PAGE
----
Make your own DIY closet dividers using your Cricut machine and the easy-to-use Print Then Cut function with this easy tutorial…
Today’s crafting tutorial is a mix of home organization, crafting, and DIY – my favorite kind of post!
Before I tell you about these incredible closet dividers I made for our daughter’s closet, I have to warn you.
And I’m totally serious.
But there’s a sh*t ton of pink going on.
At times, it’s BLINDING.
And I apologize for that.
We finally had a baby girl, and I finally had the excuse to have pink in my house (you know, being a boy mom and all).
I might have gone a little overboard with the pink.
I’m talking pink hangers, pink clothes (well, most of her clothes are hand-me-downs from her just-a-few-months-older cousin), pink sheets, pink wall decals, pink stuffed animals, and pink toys.
There’s no mistaking Zoey’s room for being anything other than a little girl’s room, that’s for sure!
Okay, now that we got that out of the way, I’m happy to share her nursery closet dividers with you all!
I made dividers for her closet in the old house while I was still pregnant and we didn’t know if she was a boy or a girl (did anyone else wait until the delivery to find out their little one’s gender?) did them to fit her thick-as-a-pencil closet bar at that time.
But those hangers, while they were a fun project, wouldn’t work in the new house for her closet seeing as she now has a good-sized closet hanging bar versus a 3mm thick bar ;).
Since having a little girl and inheriting a bunch of clothes from my sister-in-law (thanks, Adrienne!), I’ve become a little frustrated with just hanging the clothes and not having dividers.
If you’re new here, I loooove to organize.
As a busy mom of three running her own business, organization saves me a lot of time and sanity, and it goes hand in hand with what I love to do and help other moms do!
I thought that maybe if I just hung them for a while by size, I would get the hang of it and just know what clothes were what size. I even got into the habit of hanging shirts first, then pajamas, then pants.
The pants were the visual separation between sizes.
But I still got confused at times, even when hanging clean clothes up!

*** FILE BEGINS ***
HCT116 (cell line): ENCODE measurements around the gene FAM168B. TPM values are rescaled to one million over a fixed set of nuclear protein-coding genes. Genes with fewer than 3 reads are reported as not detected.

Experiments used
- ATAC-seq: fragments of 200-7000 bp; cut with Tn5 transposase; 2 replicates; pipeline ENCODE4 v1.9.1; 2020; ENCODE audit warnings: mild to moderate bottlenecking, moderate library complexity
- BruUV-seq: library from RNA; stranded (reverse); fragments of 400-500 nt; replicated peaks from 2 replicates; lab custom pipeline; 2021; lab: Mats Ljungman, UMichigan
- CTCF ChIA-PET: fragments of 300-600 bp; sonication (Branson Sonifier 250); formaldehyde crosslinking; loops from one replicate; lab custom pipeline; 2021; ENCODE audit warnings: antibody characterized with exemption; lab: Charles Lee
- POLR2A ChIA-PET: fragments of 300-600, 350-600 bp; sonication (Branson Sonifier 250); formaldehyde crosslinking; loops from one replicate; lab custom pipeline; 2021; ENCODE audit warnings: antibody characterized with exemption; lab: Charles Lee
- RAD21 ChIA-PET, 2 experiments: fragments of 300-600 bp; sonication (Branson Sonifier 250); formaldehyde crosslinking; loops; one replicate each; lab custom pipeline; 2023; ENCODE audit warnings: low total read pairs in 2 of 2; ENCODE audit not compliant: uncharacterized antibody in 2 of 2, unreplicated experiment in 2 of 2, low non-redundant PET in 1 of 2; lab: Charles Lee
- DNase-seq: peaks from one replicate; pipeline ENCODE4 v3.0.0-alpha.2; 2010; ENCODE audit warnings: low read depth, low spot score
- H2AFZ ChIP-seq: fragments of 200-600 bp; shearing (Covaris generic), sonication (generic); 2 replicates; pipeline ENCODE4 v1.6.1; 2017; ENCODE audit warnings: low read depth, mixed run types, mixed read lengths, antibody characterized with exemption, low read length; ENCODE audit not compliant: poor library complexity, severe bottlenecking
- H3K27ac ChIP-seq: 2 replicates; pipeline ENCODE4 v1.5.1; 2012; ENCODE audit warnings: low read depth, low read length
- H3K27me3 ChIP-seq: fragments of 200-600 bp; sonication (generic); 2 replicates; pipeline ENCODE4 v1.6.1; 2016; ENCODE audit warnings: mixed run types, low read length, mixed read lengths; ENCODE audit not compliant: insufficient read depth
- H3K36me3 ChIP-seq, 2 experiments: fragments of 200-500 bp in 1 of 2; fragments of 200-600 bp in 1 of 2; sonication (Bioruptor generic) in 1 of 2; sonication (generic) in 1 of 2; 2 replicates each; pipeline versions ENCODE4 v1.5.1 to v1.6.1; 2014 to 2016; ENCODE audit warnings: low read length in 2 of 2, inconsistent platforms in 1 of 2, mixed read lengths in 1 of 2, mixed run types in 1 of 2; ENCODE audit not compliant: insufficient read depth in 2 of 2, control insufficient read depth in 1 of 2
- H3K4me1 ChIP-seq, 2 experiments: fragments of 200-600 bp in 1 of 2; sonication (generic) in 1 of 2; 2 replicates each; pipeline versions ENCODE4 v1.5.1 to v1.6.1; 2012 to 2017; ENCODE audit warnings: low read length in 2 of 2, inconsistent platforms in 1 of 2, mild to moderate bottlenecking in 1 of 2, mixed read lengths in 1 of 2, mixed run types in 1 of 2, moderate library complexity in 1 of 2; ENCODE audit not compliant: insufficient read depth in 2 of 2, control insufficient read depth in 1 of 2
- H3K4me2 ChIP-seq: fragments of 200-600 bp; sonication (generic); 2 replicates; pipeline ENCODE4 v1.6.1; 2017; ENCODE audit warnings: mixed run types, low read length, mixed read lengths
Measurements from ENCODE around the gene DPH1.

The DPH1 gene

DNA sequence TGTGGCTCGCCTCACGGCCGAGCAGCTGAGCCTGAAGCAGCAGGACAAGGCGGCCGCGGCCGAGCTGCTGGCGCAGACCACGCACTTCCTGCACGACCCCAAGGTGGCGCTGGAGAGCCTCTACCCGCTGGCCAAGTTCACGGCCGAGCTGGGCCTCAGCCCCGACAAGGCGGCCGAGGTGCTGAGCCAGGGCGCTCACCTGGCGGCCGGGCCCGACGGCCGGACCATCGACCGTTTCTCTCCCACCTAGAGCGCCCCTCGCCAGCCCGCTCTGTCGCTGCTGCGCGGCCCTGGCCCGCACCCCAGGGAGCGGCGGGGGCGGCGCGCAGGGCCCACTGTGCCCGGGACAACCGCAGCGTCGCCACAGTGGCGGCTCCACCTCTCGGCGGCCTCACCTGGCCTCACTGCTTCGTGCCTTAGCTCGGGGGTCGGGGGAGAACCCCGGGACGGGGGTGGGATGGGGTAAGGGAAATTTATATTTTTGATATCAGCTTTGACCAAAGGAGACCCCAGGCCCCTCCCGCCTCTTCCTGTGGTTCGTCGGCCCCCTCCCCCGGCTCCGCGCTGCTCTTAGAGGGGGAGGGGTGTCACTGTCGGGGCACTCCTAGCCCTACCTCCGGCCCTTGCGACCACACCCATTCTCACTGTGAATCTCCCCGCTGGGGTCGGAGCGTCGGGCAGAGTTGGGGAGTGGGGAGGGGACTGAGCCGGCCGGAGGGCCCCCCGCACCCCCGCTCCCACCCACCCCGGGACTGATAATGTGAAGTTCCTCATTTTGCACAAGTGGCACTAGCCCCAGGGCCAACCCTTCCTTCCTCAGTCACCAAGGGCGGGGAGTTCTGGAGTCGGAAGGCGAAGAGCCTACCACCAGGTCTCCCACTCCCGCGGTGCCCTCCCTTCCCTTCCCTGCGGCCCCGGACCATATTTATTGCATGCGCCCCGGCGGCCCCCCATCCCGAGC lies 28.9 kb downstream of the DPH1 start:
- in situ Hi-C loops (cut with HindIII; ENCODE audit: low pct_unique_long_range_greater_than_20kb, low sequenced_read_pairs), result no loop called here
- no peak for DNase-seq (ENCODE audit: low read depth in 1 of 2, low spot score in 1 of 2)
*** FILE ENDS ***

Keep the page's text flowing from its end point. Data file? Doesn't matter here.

I also like to keep an inventory of our kids’ clothes, especially when they’re young so that when I see a sale come up I can stock up on future sizes our kids need.
Closet dividers help me keep an inventory of clothes by visually showing me how big a section of clothes is.
If the section of clothes for a certain size is lacking, I know to stock up on that size during the next sale.
For instance, Zoey has some slim pickings when it comes to the 9-month clothes category.
With these beautiful baby closet dividers I made for her, I can just look up and see where the sizes are, what I need to stock up on, and how many items of one size I have (shirts, pants, dresses, etc).
These closet dividers would make a great baby shower gift, as well!
Anyways, I recently whipped these nursery closet dividers up in Design Space, and am thrilled to be sharing this tutorial with you all in this post…
This post contains affiliate links, however, all opinions are my own, as always.
What You Need To Make These DIY Baby Closet Dividers
Here’s what you need to make your own DIY Nursery Closet Dividers…
- 4 pieces of white 80 lb. cardstock
- 1 piece of paper
- LightGrip mat (the blue one)
- Cricut spatula (comes in the Cricut basic tools set)
- Cricut Access
- Cricut machine (Explore Air 2 or Maker)
This tutorial uses an image and design elements available to Cricut access subscribers – I highly recommend and use Access myself!
A Quick Note about cardstock
For my closet dividers, I used 80 lb. white cardstock – the dividers seem to be plenty sturdy and ‘stiff’, but you could always go up to 100 lb. cardstock if you wanted to.
Also, feel free to use cream-colored cardstock versus white if you have that on hand already.
This design should work as well on cream.
Plus, Cricut often has cream-colored cardstock on sale for about $2.50 for 20 sheets – which makes it about $0.13 per sheet!
Designing Your Closet Dividers In Cricut Design Space
If You’re Making Closet Dividers Using My Design In Design Space…
You’ll print out the design first (print out all four pages, make sure ‘Add Bleed‘ is selected), and cut on LightGrip blue mat.
If You’re Designing Closet Dividers Yourself In Design Space…
Open up your Cricut Design Space application on your phone or desktop.
Click on ‘Image‘ in the left toolbar, and search for ‘door hanger‘.
This is where that Cricut access subscription comes in… (all of the images with the green ‘a’ in the top left corner are images that are available to those with an Access subscription – you can also try the subscription for 30-days!).
Select the yellow door hanger image in the screenshot below (the one with the green highlighted square around it). Click on the ‘Insert Images‘ button towards the bottom right of the screen.
Adjust the size of your door hanger so that the height is 7″.
See the screenshot below…
Start off with just one door hanger, don’t skip to copying and pasting this image until you have it looking JUST the way you want.